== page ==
CHICAGO (WLS) --Some neighborhoods along the 606 bike trial in Chicago are changing too fast for two aldermen who are proposing some a new law that would slow gentrification along the trail.
Eleven thousand flags flapped in the wind at the west end of the 606 trail. The new art exhibit was unveiled Friday. The flags were created by students from seven schools within walking distance of the 606 Trail.
The trail, built on old railroad tracks through the city's Northwest Side, has been a big hit since it opened two years ago but with success comes side effects.
"I feel it's become more expensive to live here in this area, they are building new apartment complexes, like the house over here it is a fairly new building," Oscar Alvarado, Humboldt Park Native, said.
Alvarado grew up in Humboldt Park just a block away from the 606. Alvarado has seen his street change. Two flats were torn down and replaced with big single family homes or expensive condo buildings.
Gentrification near the 606 has brought with it increased housing prices and rents making it unaffordable for many longtime residents, specifically Latino families.
"These are people with incomes, working incomes, but they can't afford to live in Humboldt Park, Logan square on those incomes," Juan Carlos Linares, Latin United Community Housing Association, said.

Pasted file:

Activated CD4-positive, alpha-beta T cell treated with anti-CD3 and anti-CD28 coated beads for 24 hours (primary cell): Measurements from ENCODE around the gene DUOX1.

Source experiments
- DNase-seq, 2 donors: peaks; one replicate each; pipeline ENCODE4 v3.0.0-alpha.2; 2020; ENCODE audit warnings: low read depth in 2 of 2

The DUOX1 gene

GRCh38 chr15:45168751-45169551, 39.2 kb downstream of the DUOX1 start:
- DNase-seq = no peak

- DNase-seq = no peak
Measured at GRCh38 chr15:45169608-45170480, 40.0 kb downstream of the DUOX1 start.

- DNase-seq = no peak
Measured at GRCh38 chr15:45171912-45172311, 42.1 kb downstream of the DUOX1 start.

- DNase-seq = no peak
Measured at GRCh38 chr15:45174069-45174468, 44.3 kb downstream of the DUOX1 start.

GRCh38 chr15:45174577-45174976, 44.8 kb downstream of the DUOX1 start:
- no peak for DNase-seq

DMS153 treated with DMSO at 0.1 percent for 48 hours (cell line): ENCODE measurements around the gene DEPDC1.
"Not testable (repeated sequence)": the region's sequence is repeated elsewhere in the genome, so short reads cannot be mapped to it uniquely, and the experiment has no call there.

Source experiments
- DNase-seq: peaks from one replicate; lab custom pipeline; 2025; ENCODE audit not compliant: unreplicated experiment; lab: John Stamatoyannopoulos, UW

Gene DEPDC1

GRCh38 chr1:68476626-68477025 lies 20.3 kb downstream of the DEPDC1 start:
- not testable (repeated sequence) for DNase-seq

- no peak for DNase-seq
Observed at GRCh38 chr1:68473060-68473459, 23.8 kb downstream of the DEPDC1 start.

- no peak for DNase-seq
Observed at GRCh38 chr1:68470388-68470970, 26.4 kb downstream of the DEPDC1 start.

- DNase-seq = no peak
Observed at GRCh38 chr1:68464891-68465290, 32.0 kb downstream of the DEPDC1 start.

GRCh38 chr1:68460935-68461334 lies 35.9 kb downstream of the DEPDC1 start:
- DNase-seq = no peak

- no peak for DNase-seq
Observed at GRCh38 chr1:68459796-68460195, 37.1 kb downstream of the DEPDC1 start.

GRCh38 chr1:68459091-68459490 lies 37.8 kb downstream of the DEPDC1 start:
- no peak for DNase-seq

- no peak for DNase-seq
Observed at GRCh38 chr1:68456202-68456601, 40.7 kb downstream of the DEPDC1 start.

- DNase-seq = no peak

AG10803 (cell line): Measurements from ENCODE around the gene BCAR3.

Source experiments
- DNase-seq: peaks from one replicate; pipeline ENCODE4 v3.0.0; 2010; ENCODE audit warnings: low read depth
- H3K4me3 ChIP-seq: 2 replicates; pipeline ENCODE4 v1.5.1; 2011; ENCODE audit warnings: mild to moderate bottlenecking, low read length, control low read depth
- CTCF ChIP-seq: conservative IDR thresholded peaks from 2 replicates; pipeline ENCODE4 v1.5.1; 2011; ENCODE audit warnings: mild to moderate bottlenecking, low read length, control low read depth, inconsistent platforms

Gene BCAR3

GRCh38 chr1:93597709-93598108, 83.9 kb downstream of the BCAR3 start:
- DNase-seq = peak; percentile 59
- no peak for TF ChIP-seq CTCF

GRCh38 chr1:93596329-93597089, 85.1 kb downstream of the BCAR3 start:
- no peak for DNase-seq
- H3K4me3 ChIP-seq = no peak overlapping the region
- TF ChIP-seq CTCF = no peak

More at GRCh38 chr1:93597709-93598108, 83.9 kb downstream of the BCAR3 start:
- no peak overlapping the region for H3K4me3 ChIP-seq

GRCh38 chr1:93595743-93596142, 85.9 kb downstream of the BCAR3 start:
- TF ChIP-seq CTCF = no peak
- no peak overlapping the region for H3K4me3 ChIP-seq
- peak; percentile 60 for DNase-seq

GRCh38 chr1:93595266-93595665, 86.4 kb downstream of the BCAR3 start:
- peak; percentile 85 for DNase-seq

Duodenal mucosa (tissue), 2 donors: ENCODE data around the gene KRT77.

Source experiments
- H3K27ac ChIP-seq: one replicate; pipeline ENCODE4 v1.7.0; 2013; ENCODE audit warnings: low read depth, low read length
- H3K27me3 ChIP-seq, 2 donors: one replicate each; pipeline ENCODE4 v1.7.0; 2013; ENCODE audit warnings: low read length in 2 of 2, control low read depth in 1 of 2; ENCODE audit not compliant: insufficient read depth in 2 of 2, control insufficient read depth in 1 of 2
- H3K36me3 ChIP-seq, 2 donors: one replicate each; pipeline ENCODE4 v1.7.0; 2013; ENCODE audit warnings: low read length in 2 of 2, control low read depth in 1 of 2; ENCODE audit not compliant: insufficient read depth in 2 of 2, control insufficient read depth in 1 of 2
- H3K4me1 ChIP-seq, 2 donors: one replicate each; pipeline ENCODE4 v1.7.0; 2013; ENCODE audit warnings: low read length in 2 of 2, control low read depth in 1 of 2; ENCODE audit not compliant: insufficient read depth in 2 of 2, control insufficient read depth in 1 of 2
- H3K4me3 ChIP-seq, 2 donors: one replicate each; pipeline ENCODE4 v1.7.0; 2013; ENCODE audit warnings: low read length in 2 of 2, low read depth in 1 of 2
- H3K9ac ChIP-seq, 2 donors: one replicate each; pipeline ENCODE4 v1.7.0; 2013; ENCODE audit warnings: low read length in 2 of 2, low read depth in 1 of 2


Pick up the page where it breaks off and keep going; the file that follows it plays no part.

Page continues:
The Latin United Community Housing association known as LUCHA is working with aldermen on an ordinance to slow down gentrification.
Alderman Joe Moreno is proposing to increase the demolition fee for tear downs or multi-unit building converted into single family homes. But, Moreno said the plan includes a big incentive for developers as well.
"We are going to provide funding through affordable housing fund, if you want to rehab it have some units affordable, we will provide money for you to do that," he said.
In other words, gentrification has slowed down by limiting the number of new units on a single piece of property to two.
Some said the aldermen's plan is too little too late because the 606 had been in the works for several years before it was completed and they should have anticipated the affordable housing problem.